Homeless for seven years, this is Tony — Pictured here in 2017 at London Victoria Station
Not knowing how you’re going to pay for your rent, bills, food and more is the most awful and dejecting experience I’ve ever been through and yet so many others will go through the same hardship today, tomorrow, and the day after that.
Yet it was coming across someone who had it so much worse than me that it became clear when times really get tough, can you depend on the government to lend a helping hand and pick up the pieces? Evidently not.
After finishing my retail shift on a warm summer’s night back in 2017, I met (pictured above) a man called Tony, homeless, I offered to buy him some food and we began a conversation that would change my outlook forever.
He had it all, highly educated, a great career in consulting that took him all over Europe, and a beautiful home. Then, BAM! The great recession hit, the work dried up, and he lost his home, car, and most importantly, his place in society. And yet despite being a taxpayer for many years he talked about the immense difficulties in trying to get re-established and accessing government services in the seven years on the streets. And it was at that moment the welfare enterprise model was born, I had always intended to start a socially conscious business, but to my mind, B-corporations and social enterprises didn't seem to go far enough in the raw support they provide, despite the great work both models accomplish in their respective fields.
Based on the welfare state I believe we ought to have, the welfare enterprise model is all about providing a full and broad suite of welfare provision to families and individuals under our stewardship, aiming to not only complement existing welfare services but to exceed them!
It’s a little radical, it’s a little ambitious, and it’s a little revolutionary. But I’m aiming to build a strong and comprehensive welfare state that ensures no one is left behind that the government will not build for us by tearing up textbooks and throwing out toxic economic philosophy that calls for maximizing shareholder or venture capital value at any cost, and instead measuring growth on the societal impact I can create.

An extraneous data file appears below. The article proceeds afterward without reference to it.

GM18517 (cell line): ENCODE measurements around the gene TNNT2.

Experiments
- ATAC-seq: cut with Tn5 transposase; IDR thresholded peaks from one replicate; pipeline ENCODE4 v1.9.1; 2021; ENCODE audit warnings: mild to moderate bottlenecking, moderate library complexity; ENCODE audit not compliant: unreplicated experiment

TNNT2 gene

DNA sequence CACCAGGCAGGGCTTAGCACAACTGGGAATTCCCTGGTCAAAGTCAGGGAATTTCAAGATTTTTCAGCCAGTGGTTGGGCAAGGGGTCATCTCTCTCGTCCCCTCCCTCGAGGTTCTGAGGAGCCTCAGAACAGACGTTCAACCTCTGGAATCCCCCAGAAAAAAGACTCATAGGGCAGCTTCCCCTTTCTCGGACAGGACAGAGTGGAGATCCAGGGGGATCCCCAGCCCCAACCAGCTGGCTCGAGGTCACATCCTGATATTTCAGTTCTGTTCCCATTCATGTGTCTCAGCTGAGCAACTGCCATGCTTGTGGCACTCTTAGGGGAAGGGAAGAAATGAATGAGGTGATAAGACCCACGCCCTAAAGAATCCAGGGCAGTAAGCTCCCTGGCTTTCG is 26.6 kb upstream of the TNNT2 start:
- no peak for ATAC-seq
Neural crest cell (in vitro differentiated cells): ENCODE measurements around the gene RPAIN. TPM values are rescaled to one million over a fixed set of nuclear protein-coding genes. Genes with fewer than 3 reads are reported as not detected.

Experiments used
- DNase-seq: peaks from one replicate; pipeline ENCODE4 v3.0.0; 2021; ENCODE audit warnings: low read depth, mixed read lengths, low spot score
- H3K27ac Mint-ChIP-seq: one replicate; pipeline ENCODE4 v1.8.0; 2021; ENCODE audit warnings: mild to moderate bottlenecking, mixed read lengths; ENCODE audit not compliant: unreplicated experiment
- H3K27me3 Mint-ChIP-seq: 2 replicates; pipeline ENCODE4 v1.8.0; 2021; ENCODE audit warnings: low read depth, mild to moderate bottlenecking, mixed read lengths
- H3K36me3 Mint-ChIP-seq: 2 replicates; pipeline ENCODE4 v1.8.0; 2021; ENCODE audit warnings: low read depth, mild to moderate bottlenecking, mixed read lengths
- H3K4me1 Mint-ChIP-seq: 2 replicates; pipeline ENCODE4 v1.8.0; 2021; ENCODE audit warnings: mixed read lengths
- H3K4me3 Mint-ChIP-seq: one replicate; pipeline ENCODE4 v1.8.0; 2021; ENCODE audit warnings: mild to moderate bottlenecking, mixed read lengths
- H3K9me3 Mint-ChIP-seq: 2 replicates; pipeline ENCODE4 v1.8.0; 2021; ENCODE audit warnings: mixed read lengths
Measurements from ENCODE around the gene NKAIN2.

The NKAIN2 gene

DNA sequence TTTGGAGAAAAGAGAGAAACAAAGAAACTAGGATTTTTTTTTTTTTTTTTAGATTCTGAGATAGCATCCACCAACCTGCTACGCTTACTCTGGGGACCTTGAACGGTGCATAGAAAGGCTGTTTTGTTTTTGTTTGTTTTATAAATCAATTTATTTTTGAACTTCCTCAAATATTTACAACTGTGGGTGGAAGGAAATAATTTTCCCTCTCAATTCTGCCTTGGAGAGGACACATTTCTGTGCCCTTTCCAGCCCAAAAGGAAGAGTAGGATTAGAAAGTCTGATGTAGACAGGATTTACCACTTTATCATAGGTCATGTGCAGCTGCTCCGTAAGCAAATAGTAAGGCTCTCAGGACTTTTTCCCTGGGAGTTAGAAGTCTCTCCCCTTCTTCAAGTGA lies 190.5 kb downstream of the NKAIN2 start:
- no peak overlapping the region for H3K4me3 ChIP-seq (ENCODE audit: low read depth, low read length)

A for-profit company, I redistribute 51% of my welfare enterprises net profits towards my very own social security program, The Wittenhearst Depository. Providing food, clothing, hygiene products, funding for new kitchen appliances, and cash grants, I want to ensure everyone touched by my welfare enterprise has the provisions they need to live a life free of undue hardship by providing life’s daily essentials to those on the outskirts of the economic system that shapes our lives.
Akin to the social reformers of the early 20th century, I aim to be at the forefront of a new social model that helps plug the gap left by public sector cuts at a time when we need them the most, while at the same time demonstrating you can be profitable without the destructive elements all too common with modern-day capitalism. Because adversity can happen to any of us, it can feel so distant, so disconnected, with many of us paying it little attention until it arrives at our door, and when it does, we very quickly find out that all we have is each other.
Funded by creative services, my welfare enterprise Wittenhearst.com is set upon redefining what capitalism can do for society when the aim is social welfare and not the bottom line, by bringing capitalism and social democracy together in ways never thought possible in a world of rising inequality, because capitalism can only thrive in a just society when it works for us all and not just the lucky few.
I’m Stephen-Francis, founder of the world’s first welfare enterprise.